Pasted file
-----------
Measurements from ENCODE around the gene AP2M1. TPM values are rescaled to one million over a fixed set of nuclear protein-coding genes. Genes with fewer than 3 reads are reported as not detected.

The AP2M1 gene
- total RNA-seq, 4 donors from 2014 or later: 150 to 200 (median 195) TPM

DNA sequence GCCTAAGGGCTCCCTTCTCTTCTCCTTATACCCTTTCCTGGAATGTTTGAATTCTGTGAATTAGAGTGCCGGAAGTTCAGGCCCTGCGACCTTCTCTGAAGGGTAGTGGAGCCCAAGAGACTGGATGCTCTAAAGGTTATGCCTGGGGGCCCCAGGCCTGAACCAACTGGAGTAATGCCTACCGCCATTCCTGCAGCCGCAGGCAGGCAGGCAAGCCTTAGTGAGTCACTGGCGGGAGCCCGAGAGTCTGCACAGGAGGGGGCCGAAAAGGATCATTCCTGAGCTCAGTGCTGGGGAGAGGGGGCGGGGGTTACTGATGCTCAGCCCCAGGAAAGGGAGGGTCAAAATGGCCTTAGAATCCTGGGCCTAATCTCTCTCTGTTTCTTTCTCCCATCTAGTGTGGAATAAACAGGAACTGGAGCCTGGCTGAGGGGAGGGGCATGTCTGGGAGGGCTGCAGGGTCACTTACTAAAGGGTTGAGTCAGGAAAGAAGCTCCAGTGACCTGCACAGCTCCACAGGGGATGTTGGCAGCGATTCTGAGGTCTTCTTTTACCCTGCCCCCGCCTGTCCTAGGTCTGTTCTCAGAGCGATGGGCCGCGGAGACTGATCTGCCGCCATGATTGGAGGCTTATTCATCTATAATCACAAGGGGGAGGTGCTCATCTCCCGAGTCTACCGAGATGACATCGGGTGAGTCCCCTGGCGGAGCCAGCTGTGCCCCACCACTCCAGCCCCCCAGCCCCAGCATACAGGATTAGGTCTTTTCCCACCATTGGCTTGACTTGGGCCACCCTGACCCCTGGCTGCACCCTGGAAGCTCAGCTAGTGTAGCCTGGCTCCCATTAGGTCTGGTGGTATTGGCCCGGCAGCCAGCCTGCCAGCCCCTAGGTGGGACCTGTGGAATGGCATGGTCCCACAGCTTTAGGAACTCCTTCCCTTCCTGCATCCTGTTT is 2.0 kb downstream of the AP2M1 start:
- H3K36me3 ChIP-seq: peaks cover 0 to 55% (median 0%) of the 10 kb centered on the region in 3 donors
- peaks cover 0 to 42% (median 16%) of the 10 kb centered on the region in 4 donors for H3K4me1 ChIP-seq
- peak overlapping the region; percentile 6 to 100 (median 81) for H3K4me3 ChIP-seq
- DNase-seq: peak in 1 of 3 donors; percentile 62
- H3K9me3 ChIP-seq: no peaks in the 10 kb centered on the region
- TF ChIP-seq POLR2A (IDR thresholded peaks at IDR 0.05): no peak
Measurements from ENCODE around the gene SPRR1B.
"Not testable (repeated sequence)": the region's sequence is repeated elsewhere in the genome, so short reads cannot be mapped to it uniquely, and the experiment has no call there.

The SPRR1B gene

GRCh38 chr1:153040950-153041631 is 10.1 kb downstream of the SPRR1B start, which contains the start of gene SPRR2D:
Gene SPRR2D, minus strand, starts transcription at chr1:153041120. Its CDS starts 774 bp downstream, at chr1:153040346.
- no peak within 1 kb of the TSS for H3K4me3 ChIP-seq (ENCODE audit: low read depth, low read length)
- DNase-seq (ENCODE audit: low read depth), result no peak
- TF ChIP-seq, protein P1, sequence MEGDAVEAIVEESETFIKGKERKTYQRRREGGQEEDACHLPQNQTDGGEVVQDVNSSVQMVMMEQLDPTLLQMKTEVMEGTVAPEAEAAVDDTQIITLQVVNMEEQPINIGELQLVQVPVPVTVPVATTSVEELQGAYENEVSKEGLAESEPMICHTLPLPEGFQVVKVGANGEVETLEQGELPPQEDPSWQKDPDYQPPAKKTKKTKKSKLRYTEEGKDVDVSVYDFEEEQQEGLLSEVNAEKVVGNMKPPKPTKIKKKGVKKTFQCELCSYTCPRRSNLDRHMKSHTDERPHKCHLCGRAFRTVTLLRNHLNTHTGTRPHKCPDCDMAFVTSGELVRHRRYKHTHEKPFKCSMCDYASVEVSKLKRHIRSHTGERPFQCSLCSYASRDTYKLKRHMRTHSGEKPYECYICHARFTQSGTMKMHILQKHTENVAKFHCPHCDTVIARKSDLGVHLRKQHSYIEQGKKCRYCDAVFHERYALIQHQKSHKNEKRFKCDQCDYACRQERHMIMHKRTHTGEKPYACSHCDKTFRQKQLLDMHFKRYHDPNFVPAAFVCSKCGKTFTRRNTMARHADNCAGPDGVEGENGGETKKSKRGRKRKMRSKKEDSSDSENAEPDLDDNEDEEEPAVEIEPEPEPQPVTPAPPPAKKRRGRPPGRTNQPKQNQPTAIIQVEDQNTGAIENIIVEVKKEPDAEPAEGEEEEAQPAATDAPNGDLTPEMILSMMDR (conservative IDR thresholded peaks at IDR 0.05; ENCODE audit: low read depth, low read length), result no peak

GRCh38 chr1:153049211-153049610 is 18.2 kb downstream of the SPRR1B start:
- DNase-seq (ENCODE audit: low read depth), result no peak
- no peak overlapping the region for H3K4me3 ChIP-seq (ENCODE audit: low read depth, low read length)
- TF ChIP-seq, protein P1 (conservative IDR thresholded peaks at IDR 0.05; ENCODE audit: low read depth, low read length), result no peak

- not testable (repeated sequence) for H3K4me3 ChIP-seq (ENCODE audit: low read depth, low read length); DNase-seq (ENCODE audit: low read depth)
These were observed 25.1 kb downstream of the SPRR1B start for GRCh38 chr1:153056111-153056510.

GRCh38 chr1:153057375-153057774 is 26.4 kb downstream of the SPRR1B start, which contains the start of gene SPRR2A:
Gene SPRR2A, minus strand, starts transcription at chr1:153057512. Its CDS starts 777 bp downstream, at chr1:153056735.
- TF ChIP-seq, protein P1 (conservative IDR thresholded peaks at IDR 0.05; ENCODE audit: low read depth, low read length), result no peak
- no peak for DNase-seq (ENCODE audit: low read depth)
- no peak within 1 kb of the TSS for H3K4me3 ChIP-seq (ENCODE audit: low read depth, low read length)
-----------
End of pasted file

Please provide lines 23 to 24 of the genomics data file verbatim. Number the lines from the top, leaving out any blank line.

- not testable (repeated sequence) for H3K4me3 ChIP-seq (ENCODE audit: low read depth, low read length); DNase-seq (ENCODE audit: low read depth)
These were observed 25.1 kb downstream of the SPRR1B start for GRCh38 chr1:153056111-153056510.